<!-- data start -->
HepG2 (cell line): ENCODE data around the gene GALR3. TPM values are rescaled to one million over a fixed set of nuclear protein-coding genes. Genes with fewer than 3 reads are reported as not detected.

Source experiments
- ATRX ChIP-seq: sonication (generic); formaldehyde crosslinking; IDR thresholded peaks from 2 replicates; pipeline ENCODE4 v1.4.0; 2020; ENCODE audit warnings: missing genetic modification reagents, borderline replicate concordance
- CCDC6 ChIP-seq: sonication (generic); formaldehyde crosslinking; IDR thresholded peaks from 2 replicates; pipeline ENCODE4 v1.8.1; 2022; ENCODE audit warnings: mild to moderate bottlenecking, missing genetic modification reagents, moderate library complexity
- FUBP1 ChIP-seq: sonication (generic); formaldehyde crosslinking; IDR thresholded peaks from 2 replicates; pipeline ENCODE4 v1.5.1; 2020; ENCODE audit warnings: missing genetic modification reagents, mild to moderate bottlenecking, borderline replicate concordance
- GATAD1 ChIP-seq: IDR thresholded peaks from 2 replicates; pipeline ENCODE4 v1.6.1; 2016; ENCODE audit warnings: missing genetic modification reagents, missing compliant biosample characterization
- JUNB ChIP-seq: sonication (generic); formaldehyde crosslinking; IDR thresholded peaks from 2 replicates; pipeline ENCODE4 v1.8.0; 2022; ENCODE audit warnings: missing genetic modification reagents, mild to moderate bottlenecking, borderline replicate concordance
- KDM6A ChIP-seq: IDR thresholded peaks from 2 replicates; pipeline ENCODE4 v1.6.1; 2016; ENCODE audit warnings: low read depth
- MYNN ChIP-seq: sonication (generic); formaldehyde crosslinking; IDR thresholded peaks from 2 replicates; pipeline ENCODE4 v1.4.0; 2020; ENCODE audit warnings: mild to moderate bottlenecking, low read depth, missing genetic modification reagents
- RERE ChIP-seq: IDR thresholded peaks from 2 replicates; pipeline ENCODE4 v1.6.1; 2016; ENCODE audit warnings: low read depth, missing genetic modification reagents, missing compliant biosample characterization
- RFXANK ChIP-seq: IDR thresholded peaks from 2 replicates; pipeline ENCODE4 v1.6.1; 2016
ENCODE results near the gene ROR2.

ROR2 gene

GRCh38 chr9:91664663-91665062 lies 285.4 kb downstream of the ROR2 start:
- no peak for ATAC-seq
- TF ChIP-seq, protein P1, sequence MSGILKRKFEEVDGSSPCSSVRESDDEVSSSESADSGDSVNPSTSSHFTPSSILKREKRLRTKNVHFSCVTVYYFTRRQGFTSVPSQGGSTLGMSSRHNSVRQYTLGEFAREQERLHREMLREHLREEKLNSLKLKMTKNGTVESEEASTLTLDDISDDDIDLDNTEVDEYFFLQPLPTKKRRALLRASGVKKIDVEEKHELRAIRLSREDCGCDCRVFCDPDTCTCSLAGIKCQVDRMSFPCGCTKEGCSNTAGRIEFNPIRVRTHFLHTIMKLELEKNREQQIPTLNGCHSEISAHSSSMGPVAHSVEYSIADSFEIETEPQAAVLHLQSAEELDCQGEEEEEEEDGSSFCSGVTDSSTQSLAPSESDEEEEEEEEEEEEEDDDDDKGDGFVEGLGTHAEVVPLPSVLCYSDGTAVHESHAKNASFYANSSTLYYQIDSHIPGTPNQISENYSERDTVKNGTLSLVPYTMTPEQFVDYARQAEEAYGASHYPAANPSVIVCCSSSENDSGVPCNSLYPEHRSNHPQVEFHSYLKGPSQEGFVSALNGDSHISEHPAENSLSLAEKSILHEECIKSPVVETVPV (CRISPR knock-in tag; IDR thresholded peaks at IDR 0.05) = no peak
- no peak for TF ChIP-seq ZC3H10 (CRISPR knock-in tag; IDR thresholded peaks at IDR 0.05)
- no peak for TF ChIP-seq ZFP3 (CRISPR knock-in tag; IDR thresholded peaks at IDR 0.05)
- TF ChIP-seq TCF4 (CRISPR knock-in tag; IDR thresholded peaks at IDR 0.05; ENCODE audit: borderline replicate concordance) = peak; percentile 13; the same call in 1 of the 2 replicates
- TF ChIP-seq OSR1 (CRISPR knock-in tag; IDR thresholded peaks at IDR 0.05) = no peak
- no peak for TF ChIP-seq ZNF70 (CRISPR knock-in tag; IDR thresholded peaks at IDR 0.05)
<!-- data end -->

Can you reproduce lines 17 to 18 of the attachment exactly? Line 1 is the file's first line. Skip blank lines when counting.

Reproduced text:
- no peak for TF ChIP-seq ZC3H10 (CRISPR knock-in tag; IDR thresholded peaks at IDR 0.05)
- no peak for TF ChIP-seq ZFP3 (CRISPR knock-in tag; IDR thresholded peaks at IDR 0.05)